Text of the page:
Today is filled with uncertainty. No matter how much we plan, we have no idea what it will actually look like…if it will rain, shine, sleet or snow. It can change at any moment too. There are times when life is filled with joyful, beautiful unexpected surprises. Then there are times when we find ourselves pushed off a cliff as we flap our arms in hopes of not hitting the ground too hard.
We could spend our time worrying about what kind of week we are going to have or what kind of year we will finish with, but that kind of thinking does no good. Being ready and planning for potential problems is necessary, but worrying about whether a disaster will happen is pointless.
I used to be a worrier. As a matter of fact, I wasn’t a very positive person. I’m sure you’re shocked with that news, but it’s true. My thoughts were not filled with the possibilities of today, they were focused on the “what if’s” of tomorrow.
What if a wart grows on my nose?
What if I can’t take care of myself.
What if I wake up unable to do move.
So many what if’s filled my head and yet none of them have become a reality in my life. You know what I found? The things I was worried about were things I had no control over. Zero. Zip. Natta. None.
I had to make a change, not just for me but for those in my life who were being affected by my worries. If you haven’t realize it yet, others can feel your worries.
I remember reading a quote years ago: “Worry does not empty tomorrow of its sorrow, it empties today of its strength.” Now that’s something to frame and hang by the front door as a reminder to live in the moment.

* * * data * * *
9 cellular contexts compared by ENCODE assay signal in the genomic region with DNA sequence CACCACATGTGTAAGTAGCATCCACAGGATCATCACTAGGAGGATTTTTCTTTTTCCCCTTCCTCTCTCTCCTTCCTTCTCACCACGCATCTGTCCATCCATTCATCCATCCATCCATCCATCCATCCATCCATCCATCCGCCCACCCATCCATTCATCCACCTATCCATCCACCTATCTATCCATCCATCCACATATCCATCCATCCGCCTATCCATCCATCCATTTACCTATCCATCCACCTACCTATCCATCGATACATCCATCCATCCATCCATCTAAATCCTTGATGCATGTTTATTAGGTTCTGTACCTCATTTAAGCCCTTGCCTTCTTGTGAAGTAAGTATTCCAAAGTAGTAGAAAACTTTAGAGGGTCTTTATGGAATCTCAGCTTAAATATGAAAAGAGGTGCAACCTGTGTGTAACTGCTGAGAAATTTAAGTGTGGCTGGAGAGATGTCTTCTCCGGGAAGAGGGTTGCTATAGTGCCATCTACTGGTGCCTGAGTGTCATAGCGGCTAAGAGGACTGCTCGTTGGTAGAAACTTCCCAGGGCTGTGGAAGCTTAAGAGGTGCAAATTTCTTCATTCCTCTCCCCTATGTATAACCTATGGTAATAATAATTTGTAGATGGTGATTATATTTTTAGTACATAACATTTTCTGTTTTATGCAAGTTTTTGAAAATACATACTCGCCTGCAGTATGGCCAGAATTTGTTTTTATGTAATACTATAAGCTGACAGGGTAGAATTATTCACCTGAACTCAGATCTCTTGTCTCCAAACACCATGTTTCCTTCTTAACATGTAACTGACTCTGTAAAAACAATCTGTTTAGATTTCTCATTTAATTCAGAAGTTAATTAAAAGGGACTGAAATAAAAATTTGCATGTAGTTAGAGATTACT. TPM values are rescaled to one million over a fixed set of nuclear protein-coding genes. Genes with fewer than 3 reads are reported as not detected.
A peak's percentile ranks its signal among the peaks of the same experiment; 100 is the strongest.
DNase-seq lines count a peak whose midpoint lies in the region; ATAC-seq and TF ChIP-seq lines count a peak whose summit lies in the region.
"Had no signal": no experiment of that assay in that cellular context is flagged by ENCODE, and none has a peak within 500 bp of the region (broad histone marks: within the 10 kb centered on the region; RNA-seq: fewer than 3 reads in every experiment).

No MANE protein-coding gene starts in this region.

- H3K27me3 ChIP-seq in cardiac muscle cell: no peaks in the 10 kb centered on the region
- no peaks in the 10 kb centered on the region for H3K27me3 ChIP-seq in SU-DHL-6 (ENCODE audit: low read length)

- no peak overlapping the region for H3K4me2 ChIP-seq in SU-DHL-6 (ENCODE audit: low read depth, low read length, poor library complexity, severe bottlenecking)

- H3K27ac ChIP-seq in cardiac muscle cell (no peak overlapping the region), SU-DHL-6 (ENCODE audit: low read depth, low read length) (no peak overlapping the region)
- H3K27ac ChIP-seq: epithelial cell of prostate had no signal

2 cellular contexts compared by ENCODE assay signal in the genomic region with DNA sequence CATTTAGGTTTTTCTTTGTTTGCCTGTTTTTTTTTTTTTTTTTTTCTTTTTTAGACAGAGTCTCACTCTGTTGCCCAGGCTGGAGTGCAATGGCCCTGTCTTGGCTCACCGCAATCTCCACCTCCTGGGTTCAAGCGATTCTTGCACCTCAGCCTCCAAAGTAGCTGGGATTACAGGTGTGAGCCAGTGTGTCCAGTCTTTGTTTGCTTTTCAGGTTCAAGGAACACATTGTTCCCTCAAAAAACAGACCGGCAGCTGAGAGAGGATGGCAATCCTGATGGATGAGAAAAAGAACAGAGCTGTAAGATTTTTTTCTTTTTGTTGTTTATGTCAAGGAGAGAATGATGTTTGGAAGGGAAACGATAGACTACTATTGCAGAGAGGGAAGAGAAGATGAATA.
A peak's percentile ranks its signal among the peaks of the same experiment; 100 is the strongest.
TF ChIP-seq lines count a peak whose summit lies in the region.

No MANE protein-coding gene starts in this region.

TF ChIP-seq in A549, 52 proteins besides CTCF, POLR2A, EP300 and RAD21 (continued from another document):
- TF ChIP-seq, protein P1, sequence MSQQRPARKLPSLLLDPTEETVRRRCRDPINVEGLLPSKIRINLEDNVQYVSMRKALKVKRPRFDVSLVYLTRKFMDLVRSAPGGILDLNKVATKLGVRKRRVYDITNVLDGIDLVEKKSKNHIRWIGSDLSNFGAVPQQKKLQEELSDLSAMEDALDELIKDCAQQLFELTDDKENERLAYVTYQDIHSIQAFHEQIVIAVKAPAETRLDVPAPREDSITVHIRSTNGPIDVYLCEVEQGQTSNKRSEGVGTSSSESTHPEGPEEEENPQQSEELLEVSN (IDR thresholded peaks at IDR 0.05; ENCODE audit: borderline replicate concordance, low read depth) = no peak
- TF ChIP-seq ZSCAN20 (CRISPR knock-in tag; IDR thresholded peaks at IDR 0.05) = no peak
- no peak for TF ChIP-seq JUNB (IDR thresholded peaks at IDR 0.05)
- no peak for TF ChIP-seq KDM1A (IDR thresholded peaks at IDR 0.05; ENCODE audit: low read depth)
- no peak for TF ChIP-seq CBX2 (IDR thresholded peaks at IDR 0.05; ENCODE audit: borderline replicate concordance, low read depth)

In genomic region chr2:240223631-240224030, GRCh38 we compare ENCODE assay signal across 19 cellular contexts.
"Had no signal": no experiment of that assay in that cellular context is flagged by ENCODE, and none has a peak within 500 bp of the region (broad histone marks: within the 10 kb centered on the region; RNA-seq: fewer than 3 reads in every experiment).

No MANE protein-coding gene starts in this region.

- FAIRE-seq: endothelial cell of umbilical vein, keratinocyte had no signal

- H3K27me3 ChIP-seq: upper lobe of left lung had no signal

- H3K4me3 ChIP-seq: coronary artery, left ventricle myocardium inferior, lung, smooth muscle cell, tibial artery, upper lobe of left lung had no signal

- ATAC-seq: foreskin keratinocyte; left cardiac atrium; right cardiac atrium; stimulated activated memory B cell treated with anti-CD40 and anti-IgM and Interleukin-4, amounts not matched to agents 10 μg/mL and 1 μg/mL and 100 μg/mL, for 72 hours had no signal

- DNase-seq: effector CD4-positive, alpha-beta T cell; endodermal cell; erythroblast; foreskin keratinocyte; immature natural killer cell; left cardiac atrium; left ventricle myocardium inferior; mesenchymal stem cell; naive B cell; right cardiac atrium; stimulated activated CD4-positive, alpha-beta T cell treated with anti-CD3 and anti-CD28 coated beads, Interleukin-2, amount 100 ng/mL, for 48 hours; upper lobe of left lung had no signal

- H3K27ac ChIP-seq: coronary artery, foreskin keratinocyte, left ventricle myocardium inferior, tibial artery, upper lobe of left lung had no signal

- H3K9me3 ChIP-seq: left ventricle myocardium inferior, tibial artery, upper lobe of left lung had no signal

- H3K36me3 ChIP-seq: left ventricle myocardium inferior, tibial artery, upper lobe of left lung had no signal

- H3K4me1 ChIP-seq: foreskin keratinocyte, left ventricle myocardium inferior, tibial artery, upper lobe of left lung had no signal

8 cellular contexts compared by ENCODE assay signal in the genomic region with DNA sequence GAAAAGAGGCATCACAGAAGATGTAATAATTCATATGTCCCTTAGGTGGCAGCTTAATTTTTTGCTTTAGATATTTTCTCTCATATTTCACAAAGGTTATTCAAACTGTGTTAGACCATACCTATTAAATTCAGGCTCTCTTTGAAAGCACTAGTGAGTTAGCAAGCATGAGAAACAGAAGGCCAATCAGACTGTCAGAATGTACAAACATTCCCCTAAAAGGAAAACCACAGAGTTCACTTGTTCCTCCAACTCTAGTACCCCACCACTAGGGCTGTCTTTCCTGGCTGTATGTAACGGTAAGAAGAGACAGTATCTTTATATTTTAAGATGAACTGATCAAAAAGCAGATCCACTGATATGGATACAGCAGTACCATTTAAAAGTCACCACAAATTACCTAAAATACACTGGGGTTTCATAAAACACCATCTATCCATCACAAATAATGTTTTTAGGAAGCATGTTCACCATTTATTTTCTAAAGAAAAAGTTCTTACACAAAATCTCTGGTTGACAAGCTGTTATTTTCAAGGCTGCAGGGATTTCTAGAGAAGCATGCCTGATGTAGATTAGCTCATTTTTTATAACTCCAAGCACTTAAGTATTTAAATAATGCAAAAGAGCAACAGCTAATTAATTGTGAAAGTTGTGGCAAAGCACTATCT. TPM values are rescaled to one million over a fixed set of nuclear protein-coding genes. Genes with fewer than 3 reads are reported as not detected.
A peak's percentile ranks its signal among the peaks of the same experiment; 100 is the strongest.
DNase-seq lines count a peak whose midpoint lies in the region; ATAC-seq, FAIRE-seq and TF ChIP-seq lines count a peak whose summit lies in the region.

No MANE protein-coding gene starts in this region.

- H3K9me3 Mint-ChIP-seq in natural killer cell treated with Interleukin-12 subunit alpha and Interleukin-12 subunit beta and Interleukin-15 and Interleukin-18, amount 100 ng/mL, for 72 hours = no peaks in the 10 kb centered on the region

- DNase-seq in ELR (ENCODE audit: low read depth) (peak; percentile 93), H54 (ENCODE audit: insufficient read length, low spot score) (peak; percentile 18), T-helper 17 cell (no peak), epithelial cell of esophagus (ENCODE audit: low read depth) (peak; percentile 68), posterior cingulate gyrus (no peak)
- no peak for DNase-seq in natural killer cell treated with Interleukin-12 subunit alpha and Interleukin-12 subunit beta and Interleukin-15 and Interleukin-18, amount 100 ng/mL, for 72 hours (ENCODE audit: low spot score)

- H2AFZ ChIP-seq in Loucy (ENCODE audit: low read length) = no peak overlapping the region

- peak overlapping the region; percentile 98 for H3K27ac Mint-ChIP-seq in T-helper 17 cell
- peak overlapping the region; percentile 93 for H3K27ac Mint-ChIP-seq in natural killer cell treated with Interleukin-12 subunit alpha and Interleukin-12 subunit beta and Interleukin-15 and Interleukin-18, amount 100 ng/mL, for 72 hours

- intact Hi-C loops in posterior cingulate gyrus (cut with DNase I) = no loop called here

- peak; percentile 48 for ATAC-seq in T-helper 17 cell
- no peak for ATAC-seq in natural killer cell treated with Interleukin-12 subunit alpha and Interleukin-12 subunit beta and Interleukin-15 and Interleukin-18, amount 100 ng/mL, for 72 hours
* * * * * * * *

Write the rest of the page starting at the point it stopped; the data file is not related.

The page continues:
It wasn’t easy changing, but I started thinking about the things I was thinking about and began letting go of my worries. Instead of worrying about whether I might end up living in a nursing home one day, I began living. I was amazed at the number of worries I actually had. Every time a worry would pop into my head, I stopped and asked myself, “Is this problem solvable?” If I couldn’t do anything about it, I let it go.
I also distanced myself from the people around me who lived in a constant state of worry. I realized their worries, worried me. I didn’t need that. I was trying to rid myself of worries, not add to them. Over time I found myself actually enjoying life…a life filled with the possibilities of terrible disasters but lived with the peace of today.
Shel Silverstein wrote a great poem about the What if’s.
Last night, while I lay thinking here,
some Whatifs crawled inside my ear
and pranced and partied all night long
and sang their same old Whatif song:
Whatif I’m dumb in school?
Whatif they’ve closed the swimming pool?
Whatif I get beat up?
Whatif there’s poison in my cup?
Whatif I start to cry?
Whatif I get sick and die?
Whatif I flunk that test?
Whatif green hair grows on my chest?
Whatif nobody likes me?
Whatif a bolt of lightning strikes me?
Whatif I don’t grow tall?
Whatif my head starts getting smaller?
Whatif the fish won’t bite?
Whatif the wind tears up my kite?
Whatif they start a war?
Whatif my parents get divorced?
Whatif the bus is late?
Whatif my teeth don’t grow in straight?
Whatif I tear my pants?
Whatif I never learn to dance?
Everything seems well, and then
the nighttime Whatifs strike again!